Antitrust laws protect consumers by creating a competitive marketplace. They restrict monopolies, ensuring that no single business can control a market and use that control to exploit customers. They also protect the public from price-fixing and dangerous products.
Specific Activities Covered by Antitrust Laws
One of the most famous antitrust cases is that of AT&T in the 1980s. The charges actually originated in 1974, but the Justice Department’s case did not reach fruition for several years. The essence of the AT&T case was that by controlling a vast majority of land-line home telephones, the company had created a monopoly for itself and a noncompetitive environment in which customers were locked into whatever rates AT&T chose to charge.
As a result of the government’s lawsuit against AT&T, the company was divided into several smaller companies. While this did have negative consequences for AT&T’s stock market value, it also allowed other companies to enter the land-line market, and allowed consumers to benefit from this newly competitive industry.
Antitrust laws do not only cover monopolies, however. In cases of price-fixing, multiple companies may privately agree to a set price point for products or services. The result here is similar to what happens in a monopoly. Consumers find their choice restricted, and often end up paying far more than what products and services are worth.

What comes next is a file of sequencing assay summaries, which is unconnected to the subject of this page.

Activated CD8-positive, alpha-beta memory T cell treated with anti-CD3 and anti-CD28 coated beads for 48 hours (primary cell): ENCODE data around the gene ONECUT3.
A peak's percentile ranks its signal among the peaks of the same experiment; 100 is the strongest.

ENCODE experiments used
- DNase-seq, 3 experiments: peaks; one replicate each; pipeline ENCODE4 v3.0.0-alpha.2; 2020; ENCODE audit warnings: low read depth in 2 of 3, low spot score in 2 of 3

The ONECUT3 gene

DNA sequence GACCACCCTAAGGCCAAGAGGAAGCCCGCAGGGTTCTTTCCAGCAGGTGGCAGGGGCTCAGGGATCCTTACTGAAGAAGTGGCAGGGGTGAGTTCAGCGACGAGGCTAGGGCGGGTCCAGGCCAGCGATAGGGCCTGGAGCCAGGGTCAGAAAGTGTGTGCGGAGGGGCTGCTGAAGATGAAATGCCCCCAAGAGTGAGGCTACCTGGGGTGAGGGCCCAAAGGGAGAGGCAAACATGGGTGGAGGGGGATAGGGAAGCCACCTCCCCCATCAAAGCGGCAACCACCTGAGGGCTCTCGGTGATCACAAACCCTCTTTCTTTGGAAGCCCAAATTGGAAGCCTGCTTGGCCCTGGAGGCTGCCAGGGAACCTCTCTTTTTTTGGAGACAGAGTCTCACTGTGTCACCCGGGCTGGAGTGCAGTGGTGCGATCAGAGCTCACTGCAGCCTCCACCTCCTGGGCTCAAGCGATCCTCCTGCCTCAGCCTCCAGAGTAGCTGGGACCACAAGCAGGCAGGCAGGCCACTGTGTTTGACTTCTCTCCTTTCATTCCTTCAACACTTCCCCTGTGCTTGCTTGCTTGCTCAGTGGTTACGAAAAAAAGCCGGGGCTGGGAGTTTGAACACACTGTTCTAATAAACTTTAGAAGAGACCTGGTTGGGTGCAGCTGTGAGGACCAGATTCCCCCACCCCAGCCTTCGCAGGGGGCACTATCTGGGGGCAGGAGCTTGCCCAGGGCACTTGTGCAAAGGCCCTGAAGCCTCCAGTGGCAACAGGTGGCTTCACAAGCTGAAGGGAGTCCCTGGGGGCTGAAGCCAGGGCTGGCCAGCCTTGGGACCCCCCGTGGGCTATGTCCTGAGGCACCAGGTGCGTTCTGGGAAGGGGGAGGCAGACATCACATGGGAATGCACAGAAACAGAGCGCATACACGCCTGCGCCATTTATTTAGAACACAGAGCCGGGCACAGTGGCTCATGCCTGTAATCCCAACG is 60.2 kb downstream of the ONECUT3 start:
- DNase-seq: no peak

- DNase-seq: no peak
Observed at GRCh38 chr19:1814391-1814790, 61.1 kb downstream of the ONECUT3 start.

Most violations of antitrust laws are variations on the above themes. Companies may agree not to compete with each other in certain states, or large contracts may be given out based on bids secretly agreed upon beforehand. All of these situations are considered fraud, and can be prosecuted by the U.S. Department of Justice’s Antitrust Division.
What to do if you Suspect a Company of Violations
Antitrust cases can be prosecuted by state or federal governments, or handled in private civil suits, although private civil suits may only happen with the government’s permission. The penalties in these cases are harsh, and the antitrust division takes any allegation of this type of consumer fraud very seriously.
If you suspect a company is violating antitrust laws, how you pursue your suspicions depends first upon where the company operates. If the business has a national presence, bringing your allegations to the Antitrust Division or Federal Trade Commission is your best option. A local company or one operating only within your state of residence can be prosecuted, but you should contact your state’s Attorney General with your suspicions.
You may only pursue a private suit after the government has confirmed your allegations and conducted their own prosecution. This may take some time, but the benefit is that once the government has confirmed your charges you are far more likely to find success in your own lawsuit.
If the situation has reached this point, hiring an attorney familiar with antitrust laws increases your chance of receiving restitution for money lost due to this fraudulent behavior.